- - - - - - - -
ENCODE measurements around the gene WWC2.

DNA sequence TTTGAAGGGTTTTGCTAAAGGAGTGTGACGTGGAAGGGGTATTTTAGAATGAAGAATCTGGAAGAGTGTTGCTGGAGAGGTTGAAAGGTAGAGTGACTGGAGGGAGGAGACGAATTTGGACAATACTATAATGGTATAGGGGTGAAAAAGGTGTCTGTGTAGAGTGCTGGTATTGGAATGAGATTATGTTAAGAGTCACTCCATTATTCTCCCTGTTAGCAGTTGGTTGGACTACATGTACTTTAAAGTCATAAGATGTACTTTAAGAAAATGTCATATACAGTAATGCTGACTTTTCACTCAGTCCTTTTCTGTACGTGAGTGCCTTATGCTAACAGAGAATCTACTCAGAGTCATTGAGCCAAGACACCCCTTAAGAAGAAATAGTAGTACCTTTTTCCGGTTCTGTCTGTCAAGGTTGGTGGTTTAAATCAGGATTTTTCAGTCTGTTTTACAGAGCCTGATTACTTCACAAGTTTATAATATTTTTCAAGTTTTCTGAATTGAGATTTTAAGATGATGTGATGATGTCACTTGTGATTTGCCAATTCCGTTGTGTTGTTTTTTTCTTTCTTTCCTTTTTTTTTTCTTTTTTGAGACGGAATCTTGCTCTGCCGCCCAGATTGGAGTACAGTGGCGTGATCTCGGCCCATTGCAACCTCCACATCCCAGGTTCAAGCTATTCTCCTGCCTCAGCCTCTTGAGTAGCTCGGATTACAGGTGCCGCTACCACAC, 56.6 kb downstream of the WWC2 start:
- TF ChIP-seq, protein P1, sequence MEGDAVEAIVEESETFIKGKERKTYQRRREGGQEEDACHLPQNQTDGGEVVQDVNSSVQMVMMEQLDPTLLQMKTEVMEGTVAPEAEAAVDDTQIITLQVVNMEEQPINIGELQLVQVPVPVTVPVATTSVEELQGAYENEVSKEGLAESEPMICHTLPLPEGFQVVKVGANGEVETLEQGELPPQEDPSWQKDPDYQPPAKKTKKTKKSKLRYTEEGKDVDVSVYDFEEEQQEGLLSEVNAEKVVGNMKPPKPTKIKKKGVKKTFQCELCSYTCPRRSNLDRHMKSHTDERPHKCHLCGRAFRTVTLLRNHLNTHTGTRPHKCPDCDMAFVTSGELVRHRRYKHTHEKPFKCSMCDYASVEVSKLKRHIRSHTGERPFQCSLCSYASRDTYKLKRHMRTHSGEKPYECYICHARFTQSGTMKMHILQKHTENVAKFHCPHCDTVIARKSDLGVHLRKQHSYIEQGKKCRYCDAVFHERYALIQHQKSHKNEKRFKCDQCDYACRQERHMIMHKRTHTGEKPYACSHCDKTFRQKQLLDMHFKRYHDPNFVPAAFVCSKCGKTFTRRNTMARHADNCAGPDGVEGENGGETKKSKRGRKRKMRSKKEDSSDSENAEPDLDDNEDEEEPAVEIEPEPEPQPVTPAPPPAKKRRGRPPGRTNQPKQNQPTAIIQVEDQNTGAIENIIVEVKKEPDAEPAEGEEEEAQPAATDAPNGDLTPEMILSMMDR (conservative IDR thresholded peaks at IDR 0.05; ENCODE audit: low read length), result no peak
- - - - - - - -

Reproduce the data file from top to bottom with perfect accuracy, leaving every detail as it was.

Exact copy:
ENCODE measurements around the gene WWC2.

DNA sequence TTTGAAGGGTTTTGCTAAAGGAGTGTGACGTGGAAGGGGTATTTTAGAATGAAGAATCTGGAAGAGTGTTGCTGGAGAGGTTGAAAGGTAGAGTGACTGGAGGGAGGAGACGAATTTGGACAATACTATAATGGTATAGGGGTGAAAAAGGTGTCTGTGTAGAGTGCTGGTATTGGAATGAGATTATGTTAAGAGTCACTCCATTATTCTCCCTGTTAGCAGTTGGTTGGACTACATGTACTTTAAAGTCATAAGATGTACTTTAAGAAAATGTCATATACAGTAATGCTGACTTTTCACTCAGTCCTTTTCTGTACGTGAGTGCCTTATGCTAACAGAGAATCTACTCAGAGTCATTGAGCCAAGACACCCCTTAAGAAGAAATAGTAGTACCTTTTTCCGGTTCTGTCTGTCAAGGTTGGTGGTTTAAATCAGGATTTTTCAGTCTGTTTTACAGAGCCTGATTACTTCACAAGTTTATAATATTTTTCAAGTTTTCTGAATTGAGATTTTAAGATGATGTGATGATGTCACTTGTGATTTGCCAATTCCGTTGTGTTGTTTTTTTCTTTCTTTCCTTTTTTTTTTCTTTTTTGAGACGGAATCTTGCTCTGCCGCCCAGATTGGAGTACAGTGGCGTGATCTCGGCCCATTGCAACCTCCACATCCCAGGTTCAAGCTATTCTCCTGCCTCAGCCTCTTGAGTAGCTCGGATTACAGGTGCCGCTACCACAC, 56.6 kb downstream of the WWC2 start:
- TF ChIP-seq, protein P1, sequence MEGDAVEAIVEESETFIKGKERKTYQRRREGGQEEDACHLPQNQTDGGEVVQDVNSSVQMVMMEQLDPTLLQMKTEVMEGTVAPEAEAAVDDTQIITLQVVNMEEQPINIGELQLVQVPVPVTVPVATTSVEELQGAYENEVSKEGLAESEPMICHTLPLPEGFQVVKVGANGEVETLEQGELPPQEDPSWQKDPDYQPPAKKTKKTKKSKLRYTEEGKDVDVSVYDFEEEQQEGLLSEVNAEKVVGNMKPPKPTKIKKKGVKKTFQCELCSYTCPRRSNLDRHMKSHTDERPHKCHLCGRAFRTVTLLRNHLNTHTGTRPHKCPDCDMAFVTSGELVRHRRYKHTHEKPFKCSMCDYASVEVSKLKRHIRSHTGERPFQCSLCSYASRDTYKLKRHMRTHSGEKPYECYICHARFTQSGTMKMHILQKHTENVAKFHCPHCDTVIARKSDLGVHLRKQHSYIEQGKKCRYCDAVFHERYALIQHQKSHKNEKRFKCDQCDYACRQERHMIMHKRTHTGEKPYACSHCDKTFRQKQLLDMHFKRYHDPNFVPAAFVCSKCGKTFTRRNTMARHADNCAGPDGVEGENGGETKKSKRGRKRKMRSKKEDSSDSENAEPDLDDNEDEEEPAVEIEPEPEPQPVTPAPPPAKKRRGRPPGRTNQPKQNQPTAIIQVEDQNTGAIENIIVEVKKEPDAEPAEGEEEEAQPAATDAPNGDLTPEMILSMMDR (conservative IDR thresholded peaks at IDR 0.05; ENCODE audit: low read length), result no peak